“One of 2020’s most remarkable achievements in comics” was how I described Quarantine Comix, Rachael Smith’s autobiographical series of comic strips a year or two back at Broken Frontier. Originally created as a response to the early months of the pandemic, with one new strip being published online on a daily basis from March 2020, it was Smith’s attempt to process her own feelings about those dark days when Covid first cast its ominous shadow, and to simultaneously connect with her readership and remind them that they were not alone in their experiences.
While we ran a major interview with Smith about Quarantine Comix after it was picked up for print publication by Icon Books we somehow neglected to run a review. But that may actually have been an opportunity in the making, because returning to the book now and looking at it with the benefit of a degree of hindsight allows us to evaluate it from a different perspective. At the time Smith was first putting these strips out to an online audience I remarked that I believed they would be an invaluable piece of social documentation in the future. Indeed, in the couple of years since then pandemic comics have become a vital subgenre of graphic medicine giving us an invaluable depository of sequential art accounts of the crisis from a rich array of vantage points and approaches to the subject. You can browse our pandemic comics resource list here at BF.
Of course the idea that the pandemic is over, or even coming to an end, is a nonsense that needs to be immediately dismissed. But what looking back at Quarantine Comix affords us is a chance to return to a window of time when, out of the blue, our lives were suddenly changed forever and to revisit how we slowly began to adapt and come to terms with those developments, especially in the pre-vaccine timeframe.
Smith already had a fine pedigree in autobio work with her accounts of living with depression and anxiety in the pages of Wired Up Wrong and Stand in Your Power gaining deserved critical acclaim. But, arguably, it’s Quarantine Comix that has to date reached the widest audience for this strand of her practice. Each strip comprises anything from as few as two panels to several, and gives vignette-style observations of quarantine life. These are usually delivered with a humorous slant but also take in the feelings of poignancy, despair and worry that echo the readers’ own struggles during those months.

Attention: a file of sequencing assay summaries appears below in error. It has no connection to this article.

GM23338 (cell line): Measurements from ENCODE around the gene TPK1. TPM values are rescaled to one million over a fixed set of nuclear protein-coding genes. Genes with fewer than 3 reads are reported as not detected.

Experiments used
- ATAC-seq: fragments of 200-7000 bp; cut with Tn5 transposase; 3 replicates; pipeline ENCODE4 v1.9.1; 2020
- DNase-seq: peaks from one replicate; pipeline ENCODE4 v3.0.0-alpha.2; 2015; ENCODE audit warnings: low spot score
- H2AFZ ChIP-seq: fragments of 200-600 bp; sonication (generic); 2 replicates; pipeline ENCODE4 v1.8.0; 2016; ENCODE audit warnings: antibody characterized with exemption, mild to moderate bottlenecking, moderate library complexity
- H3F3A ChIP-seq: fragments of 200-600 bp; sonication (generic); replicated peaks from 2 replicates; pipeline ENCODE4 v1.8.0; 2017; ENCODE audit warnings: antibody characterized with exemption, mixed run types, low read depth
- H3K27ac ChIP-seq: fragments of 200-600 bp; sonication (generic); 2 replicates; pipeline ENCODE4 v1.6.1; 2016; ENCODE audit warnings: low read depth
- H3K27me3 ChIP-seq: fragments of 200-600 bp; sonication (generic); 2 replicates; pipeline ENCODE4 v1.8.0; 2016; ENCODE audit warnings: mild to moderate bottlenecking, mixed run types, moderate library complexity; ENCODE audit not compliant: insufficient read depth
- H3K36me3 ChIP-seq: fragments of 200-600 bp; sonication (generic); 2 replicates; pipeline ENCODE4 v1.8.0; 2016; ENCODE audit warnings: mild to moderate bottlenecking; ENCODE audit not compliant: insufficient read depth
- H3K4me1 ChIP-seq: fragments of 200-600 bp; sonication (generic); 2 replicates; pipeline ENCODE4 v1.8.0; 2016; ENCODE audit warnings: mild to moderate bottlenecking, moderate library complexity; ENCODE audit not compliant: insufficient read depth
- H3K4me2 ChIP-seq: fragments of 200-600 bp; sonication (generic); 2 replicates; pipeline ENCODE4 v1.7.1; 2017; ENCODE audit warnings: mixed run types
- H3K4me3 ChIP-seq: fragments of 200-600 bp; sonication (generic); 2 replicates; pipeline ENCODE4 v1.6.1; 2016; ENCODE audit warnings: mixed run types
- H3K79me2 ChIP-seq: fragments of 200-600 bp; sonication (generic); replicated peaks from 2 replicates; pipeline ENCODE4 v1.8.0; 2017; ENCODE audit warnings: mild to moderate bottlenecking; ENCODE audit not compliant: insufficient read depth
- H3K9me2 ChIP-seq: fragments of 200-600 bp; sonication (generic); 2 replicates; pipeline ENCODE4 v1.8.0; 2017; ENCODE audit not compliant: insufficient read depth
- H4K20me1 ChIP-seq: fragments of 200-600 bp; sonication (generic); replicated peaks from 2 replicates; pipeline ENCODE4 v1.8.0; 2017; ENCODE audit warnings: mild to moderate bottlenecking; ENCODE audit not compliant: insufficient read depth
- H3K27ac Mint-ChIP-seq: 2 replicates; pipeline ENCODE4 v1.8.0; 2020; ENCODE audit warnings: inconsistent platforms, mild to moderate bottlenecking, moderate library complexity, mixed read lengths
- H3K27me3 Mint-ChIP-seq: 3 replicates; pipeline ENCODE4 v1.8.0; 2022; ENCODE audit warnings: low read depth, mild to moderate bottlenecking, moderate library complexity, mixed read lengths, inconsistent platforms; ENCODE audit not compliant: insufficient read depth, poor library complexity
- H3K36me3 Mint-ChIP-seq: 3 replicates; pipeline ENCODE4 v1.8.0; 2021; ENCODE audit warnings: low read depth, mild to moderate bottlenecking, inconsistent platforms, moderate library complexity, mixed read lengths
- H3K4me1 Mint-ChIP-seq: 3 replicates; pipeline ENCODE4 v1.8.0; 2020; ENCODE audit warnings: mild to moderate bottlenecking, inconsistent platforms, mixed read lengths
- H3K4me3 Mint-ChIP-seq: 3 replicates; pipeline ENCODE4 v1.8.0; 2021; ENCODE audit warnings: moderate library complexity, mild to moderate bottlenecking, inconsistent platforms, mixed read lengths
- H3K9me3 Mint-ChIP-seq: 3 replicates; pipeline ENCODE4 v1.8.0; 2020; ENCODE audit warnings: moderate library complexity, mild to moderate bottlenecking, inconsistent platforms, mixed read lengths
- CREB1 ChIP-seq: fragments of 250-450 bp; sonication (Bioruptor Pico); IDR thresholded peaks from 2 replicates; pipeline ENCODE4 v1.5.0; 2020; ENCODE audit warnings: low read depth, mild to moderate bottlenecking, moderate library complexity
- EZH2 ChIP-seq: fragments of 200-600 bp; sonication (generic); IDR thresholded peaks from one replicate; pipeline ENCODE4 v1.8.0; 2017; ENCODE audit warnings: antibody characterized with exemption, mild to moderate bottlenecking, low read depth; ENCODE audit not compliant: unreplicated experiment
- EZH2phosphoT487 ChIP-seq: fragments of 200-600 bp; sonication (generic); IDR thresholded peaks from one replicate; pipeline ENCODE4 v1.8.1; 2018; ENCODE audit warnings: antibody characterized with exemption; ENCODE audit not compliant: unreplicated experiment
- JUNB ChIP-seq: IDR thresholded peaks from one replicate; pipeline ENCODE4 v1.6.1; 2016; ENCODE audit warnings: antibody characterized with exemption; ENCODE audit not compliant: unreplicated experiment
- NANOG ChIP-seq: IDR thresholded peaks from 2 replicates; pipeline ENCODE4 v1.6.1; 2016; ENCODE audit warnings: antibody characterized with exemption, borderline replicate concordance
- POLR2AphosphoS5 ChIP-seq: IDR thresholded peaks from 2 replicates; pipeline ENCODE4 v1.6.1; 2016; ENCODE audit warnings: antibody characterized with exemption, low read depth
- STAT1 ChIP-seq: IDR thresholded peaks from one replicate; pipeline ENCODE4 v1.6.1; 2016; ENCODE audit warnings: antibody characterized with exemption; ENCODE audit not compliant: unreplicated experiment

From a 2022 viewpoint it’s fascinating to see all those gradual changes that would come to redefine our lives being played out on the page. Smith’s self-deprecating comedy fits seamlessly with her subject matter. She irreverently covers topics like the proper dress code for a Zoom work meeting, the pointlessness of social media doomscrolling, those skewed interpretations of the passing of time, dealing with anti-maskers and the selfishness of those who refused to socially distance, with the result that we are taken back once more to that specific window of time. The gradual external responses to Covid – lockdowns, isolation from loved ones, social bubbles and the like, are all given extra resonance by being filtered through her own perceptions.
Cartooned in Smith’s ever expressive style, what really stands out here is her pacing and timing. Not just comedically, as excellent as that is, but also in terms of those build-ups to a more poignant “punchlines”, while the new colour illustrations inserted intermittently give us time to pause and dwell on each previous section. Strips range from pure slice-of-life to the metaphorical through to wonderful flights of fancy, and frequently touch on Smith’s own battles with her mental health, a familiar feeling no doubt for many since March 2020. Throughout them all a vibrant cast of “characters” add layers to the proceedings, including sidekick Rufus the cat (often anthropomorphised to give his feline views on events), friends Rachel and Heather, flatmate Iain and, of course, boyfriend Rob whose distance from Smith becomes a story arc in itself.
Rachael Smith’s work has crossed genres and formats but the one key unifying factor in that time has been her place as the keenest observer of the foibles of human nature. In my pull quote mentioned above I said Quarantine Comix was one of 2020’s most remarkable achievements in comics. But two years later I’m going to revise that. It’s actually one of the most remarkable achievements in post-millennial British comics, and an essential record of the one of the greatest crises of our times.
Rachael Smith (W/A) • Icon Books, £12.99
Review by Andy Oliver